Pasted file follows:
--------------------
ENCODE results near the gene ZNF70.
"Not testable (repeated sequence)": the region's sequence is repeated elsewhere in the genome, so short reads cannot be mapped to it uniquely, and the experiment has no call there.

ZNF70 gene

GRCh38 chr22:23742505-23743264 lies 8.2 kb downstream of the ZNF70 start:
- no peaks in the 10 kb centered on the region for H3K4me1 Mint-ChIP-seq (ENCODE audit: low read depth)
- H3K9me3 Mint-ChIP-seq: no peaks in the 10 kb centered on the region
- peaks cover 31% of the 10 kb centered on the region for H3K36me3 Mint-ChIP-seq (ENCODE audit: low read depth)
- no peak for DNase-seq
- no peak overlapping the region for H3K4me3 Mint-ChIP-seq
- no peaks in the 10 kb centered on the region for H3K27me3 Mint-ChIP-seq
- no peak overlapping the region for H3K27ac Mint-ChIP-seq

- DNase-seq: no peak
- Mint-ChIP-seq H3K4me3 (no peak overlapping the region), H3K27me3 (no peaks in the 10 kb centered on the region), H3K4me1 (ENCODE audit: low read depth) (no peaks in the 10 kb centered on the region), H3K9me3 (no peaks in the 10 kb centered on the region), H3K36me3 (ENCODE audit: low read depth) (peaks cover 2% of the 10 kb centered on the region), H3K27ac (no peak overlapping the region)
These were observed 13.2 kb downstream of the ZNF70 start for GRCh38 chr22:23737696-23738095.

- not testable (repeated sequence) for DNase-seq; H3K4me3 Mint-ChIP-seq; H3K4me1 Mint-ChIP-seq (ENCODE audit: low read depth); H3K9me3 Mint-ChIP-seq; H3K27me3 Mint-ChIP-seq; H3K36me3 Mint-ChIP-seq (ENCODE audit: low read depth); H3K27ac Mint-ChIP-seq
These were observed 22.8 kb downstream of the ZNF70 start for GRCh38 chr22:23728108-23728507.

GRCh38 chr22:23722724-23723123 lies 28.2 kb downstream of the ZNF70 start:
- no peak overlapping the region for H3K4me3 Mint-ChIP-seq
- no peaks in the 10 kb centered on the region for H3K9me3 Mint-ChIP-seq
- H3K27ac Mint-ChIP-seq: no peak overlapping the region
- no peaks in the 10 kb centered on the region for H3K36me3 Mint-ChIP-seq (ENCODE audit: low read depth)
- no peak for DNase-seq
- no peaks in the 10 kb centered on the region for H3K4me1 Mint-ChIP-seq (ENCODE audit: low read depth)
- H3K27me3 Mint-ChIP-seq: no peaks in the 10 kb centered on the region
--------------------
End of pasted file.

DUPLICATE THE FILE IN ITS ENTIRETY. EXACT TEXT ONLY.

ENCODE results near the gene ZNF70.
"Not testable (repeated sequence)": the region's sequence is repeated elsewhere in the genome, so short reads cannot be mapped to it uniquely, and the experiment has no call there.

ZNF70 gene

GRCh38 chr22:23742505-23743264 lies 8.2 kb downstream of the ZNF70 start:
- no peaks in the 10 kb centered on the region for H3K4me1 Mint-ChIP-seq (ENCODE audit: low read depth)
- H3K9me3 Mint-ChIP-seq: no peaks in the 10 kb centered on the region
- peaks cover 31% of the 10 kb centered on the region for H3K36me3 Mint-ChIP-seq (ENCODE audit: low read depth)
- no peak for DNase-seq
- no peak overlapping the region for H3K4me3 Mint-ChIP-seq
- no peaks in the 10 kb centered on the region for H3K27me3 Mint-ChIP-seq
- no peak overlapping the region for H3K27ac Mint-ChIP-seq

- DNase-seq: no peak
- Mint-ChIP-seq H3K4me3 (no peak overlapping the region), H3K27me3 (no peaks in the 10 kb centered on the region), H3K4me1 (ENCODE audit: low read depth) (no peaks in the 10 kb centered on the region), H3K9me3 (no peaks in the 10 kb centered on the region), H3K36me3 (ENCODE audit: low read depth) (peaks cover 2% of the 10 kb centered on the region), H3K27ac (no peak overlapping the region)
These were observed 13.2 kb downstream of the ZNF70 start for GRCh38 chr22:23737696-23738095.

- not testable (repeated sequence) for DNase-seq; H3K4me3 Mint-ChIP-seq; H3K4me1 Mint-ChIP-seq (ENCODE audit: low read depth); H3K9me3 Mint-ChIP-seq; H3K27me3 Mint-ChIP-seq; H3K36me3 Mint-ChIP-seq (ENCODE audit: low read depth); H3K27ac Mint-ChIP-seq
These were observed 22.8 kb downstream of the ZNF70 start for GRCh38 chr22:23728108-23728507.

GRCh38 chr22:23722724-23723123 lies 28.2 kb downstream of the ZNF70 start:
- no peak overlapping the region for H3K4me3 Mint-ChIP-seq
- no peaks in the 10 kb centered on the region for H3K9me3 Mint-ChIP-seq
- H3K27ac Mint-ChIP-seq: no peak overlapping the region
- no peaks in the 10 kb centered on the region for H3K36me3 Mint-ChIP-seq (ENCODE audit: low read depth)
- no peak for DNase-seq
- no peaks in the 10 kb centered on the region for H3K4me1 Mint-ChIP-seq (ENCODE audit: low read depth)
- H3K27me3 Mint-ChIP-seq: no peaks in the 10 kb centered on the region